Asked  7 Months ago    Answers:  5   Viewed   133 times

How can I convert this string:

This string contains the Unicode character Pi(?)

into an escaped ASCII string:

This string contains the Unicode character Pi(u03a0)

and vice versa?

The current Encoding available in C# converts the ? character to "?". I need to preserve that character.

 Answers

22

This goes back and forth to and from the uXXXX format.

class Program {
    static void Main( string[] args ) {
        string unicodeString = "This function contains a unicode character pi (u03a0)";

        Console.WriteLine( unicodeString );

        string encoded = EncodeNonAsciiCharacters(unicodeString);
        Console.WriteLine( encoded );

        string decoded = DecodeEncodedNonAsciiCharacters( encoded );
        Console.WriteLine( decoded );
    }

    static string EncodeNonAsciiCharacters( string value ) {
        StringBuilder sb = new StringBuilder();
        foreach( char c in value ) {
            if( c > 127 ) {
                // This character is too big for ASCII
                string encodedValue = "\u" + ((int) c).ToString( "x4" );
                sb.Append( encodedValue );
            }
            else {
                sb.Append( c );
            }
        }
        return sb.ToString();
    }

    static string DecodeEncodedNonAsciiCharacters( string value ) {
        return Regex.Replace(
            value,
            @"\u(?<Value>[a-zA-Z0-9]{4})",
            m => {
                return ((char) int.Parse( m.Groups["Value"].Value, NumberStyles.HexNumber )).ToString();
            } );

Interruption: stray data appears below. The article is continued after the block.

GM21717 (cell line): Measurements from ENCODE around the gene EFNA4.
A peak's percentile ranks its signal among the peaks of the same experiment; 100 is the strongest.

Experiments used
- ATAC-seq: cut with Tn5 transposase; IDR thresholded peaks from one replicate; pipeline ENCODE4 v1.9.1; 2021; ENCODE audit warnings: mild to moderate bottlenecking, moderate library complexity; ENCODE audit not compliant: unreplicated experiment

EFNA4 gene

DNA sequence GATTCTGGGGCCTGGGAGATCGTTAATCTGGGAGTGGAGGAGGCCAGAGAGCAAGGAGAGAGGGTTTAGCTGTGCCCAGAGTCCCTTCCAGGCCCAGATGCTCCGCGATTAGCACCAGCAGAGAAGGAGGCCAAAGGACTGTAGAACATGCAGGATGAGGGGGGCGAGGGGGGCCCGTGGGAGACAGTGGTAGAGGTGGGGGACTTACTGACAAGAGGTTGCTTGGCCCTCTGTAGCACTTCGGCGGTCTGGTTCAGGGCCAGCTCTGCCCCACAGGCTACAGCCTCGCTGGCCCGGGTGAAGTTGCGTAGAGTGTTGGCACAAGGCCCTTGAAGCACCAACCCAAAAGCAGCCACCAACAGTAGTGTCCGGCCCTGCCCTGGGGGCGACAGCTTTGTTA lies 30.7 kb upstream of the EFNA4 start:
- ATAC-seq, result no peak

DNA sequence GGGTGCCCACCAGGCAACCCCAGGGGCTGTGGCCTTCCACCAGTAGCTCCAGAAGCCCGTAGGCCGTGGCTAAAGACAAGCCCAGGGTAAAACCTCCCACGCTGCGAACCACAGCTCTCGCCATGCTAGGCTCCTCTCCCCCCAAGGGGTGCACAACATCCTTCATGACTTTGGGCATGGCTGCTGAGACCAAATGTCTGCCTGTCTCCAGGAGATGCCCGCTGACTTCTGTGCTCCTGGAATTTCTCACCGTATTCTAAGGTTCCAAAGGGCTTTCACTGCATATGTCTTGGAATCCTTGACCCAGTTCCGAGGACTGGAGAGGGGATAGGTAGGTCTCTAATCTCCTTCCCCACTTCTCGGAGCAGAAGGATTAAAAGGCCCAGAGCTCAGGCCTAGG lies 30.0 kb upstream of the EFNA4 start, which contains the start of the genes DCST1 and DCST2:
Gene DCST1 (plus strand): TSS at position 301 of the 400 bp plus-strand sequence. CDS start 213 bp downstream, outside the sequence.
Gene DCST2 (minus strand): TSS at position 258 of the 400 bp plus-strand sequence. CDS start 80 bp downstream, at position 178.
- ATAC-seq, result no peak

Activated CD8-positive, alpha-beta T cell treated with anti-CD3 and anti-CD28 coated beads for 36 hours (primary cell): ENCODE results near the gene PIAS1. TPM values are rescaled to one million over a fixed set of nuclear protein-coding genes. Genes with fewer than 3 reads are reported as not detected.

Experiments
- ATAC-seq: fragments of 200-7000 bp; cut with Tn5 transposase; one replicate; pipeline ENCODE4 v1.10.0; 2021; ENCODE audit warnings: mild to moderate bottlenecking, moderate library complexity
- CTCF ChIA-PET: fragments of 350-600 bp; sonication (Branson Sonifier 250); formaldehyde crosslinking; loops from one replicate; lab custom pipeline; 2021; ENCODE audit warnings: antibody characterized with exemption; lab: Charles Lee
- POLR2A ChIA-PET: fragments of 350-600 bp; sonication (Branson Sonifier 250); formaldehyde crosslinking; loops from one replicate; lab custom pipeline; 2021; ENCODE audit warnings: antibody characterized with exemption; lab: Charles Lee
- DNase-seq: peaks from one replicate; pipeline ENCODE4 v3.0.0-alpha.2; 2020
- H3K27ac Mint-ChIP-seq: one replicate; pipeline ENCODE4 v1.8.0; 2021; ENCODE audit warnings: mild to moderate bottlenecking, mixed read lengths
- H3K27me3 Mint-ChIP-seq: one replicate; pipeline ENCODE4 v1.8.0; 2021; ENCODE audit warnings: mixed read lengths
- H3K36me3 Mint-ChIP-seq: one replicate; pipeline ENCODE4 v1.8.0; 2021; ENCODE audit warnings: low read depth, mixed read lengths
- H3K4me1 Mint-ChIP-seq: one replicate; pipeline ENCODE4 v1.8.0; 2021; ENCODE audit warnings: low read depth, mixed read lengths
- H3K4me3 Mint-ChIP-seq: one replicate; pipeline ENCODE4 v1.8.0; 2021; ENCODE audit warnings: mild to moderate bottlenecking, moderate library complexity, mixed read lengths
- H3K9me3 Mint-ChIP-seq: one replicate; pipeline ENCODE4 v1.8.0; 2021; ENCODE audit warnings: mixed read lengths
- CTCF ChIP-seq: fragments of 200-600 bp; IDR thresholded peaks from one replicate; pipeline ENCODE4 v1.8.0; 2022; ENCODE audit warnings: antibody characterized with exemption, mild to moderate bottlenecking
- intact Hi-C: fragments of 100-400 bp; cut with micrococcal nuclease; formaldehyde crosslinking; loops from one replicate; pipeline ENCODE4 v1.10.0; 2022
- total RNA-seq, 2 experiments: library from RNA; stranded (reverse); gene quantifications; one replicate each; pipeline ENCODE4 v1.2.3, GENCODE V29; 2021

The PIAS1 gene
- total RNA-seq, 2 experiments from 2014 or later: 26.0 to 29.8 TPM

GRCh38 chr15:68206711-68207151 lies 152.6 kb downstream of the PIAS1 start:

}
}

Outputs:

This function contains a unicode character pi (?)

This function contains a unicode character pi (u03a0)

This function contains a unicode character pi (?)

Tuesday, June 1, 2021
 
The_Perfect_Username
answered 7 Months ago
52

See unicodedata.normalize

title = u"Klüft skräms inför på fédéral électoral große"
import unicodedata
unicodedata.normalize('NFKD', title).encode('ascii', 'ignore')
'Kluft skrams infor pa federal electoral groe'
Tuesday, June 1, 2021
 
Puneet
answered 7 Months ago
24

Ok, it appears that a package has been developed to enhance and simplify the string manipulation toolbox in R (finally!). It is called stringi and looks very promising. Its documentation is very well written, and in particular I find the pages about encodings and locales much more enlightening than some of the standard R documentation on the subject.

It has Unicode normalization functions, as I was looking for (here form C):

> stri_trans_nfc('u00e9') == stri_trans_nfc('u0065u0301')
[1] TRUE

It also contains a smart comparison function which integrates these normalization questions and lessens the pain of having to think about them:

> stri_compare('u00e9', 'u0065u0301')
[1] 0
# i.e. equal ;
# otherwise it returns 1 or -1, i.e. greater or lesser, in the alphabetic order.

Thanks to the developers, Marek G?golewski and Bartek Tartanus, and to Kurt Hornik for the info!

Monday, July 19, 2021
 
CodeCaster
answered 5 Months ago
62

The solution that comes up, is to encode the text in UTF-8 and add a BOM to specify that the string is actually in UTF-8.

Here it works :

  • http://chart.apis.google.com/chart?cht=qr&chs=200x200&choe=UTF-8&chl=%EF%BB%BFR%C3%A9my+Hubscher
Wednesday, July 28, 2021
 
Juriy
answered 5 Months ago
36

This is the kind of simple code Jon Skeet had in mind in his comment:

final String in = "šđčćasdf";
final StringBuilder out = new StringBuilder();
for (int i = 0; i < in.length(); i++) {
  final char ch = in.charAt(i);
  if (ch <= 127) out.append(ch);
  else out.append("\u").append(String.format("%04x", (int)ch));
}
System.out.println(out.toString());

As Jon said, surrogate pairs will be represented as a pair of u escapes.

Friday, July 30, 2021
 
toesslab
answered 5 Months ago
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